General – Climate Proof Energy
Nine Heads of State & Government and the President of the EU Commission met yesterday in Ostend to agree new commitments on the build-out of offshore wind in the North Seas.
The intergovernmental North Seas cooperation started as soon as 2009 and is taken to a next level since last year’s Esbjerg Declaration Summit.
Belgium, Denmark, France, Germany, Ireland, Luxembourg, the Netherlands, Norway, and the United Kingdom have signed the Ostend Declaration.
More than 90 companies, representing the whole value chain of offshore wind and renewable hydrogen in Europe, outline in an Industry Declaration what the nine Governments need to do now to accelerate the realisation of the offshore renewable energy potential of the North Sea basin.
The objective is clear: to use the renewable resources of the North Seas for the net zero (emissions) economy by 2050.
This means more offshore wind electricity by increasing national targets for offshore wind energy. It also means developing the offshore renewable infrastructure of the North Seas for the development, the transport and storage of the North Seas renewable energy: sea ports, offshore and onshore grid buildout, interconnections, hydrogen pipelines, storage etc.
Governments bordering the North Seas understand that to make this a reality, major new investments are needed in wind energy manufacturing capacity and supporting infrastructure. In the EU, the recently proposed Net Zero Industry Act (NZIA) is an important first step. In the UK, Powering Up Britain plans to deliver energy security, investments and net-zero emissions.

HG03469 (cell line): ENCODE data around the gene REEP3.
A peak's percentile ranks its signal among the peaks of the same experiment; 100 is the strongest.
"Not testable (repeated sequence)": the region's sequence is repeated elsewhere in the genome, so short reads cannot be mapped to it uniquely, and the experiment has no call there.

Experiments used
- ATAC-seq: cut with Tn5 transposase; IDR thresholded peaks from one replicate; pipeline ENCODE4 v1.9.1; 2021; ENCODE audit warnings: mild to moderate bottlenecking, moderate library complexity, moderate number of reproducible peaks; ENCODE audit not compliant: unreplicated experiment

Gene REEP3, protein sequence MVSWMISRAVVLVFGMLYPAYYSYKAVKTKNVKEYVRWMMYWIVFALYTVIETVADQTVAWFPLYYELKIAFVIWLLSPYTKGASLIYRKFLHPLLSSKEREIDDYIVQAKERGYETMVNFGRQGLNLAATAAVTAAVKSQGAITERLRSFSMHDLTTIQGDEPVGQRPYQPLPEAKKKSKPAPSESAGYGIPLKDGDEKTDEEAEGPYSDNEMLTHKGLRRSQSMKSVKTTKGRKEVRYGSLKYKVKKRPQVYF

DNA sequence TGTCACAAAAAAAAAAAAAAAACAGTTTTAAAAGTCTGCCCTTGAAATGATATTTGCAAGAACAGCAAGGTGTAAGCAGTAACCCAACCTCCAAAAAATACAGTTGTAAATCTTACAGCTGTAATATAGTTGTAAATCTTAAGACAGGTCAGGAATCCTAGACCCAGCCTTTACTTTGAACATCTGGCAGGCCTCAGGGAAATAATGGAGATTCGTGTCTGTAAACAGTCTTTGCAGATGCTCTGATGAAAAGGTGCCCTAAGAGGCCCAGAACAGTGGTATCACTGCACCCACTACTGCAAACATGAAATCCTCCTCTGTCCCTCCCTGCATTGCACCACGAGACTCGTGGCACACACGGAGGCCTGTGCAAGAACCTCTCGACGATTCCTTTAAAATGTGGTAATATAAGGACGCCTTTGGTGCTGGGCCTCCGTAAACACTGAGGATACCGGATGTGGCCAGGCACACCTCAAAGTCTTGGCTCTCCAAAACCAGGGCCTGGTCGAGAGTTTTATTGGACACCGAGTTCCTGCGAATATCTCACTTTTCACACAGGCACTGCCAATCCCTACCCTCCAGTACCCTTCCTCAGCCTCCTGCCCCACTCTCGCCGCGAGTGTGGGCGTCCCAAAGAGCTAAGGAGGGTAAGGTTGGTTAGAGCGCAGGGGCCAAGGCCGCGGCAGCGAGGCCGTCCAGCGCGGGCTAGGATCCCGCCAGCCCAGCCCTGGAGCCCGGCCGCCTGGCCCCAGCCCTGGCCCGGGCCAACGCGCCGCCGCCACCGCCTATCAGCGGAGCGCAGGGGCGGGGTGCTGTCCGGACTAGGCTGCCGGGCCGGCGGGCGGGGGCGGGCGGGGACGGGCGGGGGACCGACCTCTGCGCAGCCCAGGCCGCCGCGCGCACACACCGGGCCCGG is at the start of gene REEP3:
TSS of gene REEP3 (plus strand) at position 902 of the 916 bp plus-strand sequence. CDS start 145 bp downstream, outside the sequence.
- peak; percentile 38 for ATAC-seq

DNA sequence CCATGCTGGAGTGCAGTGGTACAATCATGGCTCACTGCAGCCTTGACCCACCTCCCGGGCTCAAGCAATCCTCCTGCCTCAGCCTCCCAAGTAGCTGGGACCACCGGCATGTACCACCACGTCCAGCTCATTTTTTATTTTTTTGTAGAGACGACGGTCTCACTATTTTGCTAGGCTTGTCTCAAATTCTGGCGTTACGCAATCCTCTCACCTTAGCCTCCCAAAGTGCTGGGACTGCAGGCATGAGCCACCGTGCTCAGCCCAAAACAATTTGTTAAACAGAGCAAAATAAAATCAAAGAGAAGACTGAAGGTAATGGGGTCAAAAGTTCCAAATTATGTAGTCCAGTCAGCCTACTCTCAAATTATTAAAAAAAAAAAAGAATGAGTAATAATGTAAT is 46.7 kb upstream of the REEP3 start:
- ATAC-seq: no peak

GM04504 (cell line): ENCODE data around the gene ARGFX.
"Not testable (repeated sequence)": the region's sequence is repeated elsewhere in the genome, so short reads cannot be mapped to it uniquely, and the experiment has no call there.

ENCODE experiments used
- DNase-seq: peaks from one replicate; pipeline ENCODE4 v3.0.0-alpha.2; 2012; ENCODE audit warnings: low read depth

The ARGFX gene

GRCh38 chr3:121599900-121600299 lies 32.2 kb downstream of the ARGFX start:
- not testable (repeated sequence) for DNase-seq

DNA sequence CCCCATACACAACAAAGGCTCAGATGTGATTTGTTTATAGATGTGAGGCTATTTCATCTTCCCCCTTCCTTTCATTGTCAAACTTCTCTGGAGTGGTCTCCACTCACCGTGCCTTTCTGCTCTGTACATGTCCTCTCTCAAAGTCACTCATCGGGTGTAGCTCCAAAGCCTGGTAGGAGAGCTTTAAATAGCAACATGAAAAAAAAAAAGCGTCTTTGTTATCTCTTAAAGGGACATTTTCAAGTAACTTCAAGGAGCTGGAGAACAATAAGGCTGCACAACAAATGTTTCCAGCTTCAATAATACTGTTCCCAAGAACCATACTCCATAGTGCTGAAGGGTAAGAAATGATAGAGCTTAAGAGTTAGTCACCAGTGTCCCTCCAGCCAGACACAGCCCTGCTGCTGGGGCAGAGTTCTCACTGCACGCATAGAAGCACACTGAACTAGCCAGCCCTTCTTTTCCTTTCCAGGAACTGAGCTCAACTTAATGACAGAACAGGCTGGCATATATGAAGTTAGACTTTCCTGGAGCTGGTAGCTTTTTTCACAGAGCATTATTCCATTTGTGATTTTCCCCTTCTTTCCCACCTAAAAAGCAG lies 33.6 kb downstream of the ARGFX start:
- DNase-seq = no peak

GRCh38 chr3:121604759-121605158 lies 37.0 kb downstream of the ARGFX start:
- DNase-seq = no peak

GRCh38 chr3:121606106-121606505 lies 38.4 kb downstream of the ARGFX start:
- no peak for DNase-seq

The Industry Declaration also touches upon financing mechanisms, auction design, industrial policy and electricity market design. All of these are crucial to unlock the investments needed to deliver Europe’s offshore wind ambitions. In 2022 not a single offshore wind farm reached final investment decision. Uncoordinated market interventions, price caps and national clawback measures deterred investments. Governments must restore investor confidence and allow for a combination of Contracts-for-Difference, Power Purchase Agreements and merchant projects in their market design.
But investments alone don’t manufacture blades, navigate vessels or operate wind farms. Above all, national Governments must support the build-up of the necessary skills base.
The offshore wind workforce in Europe needs to grow from 80,000 today to 250,000 by 2030, creating an urgent need for training and reskilling programmes.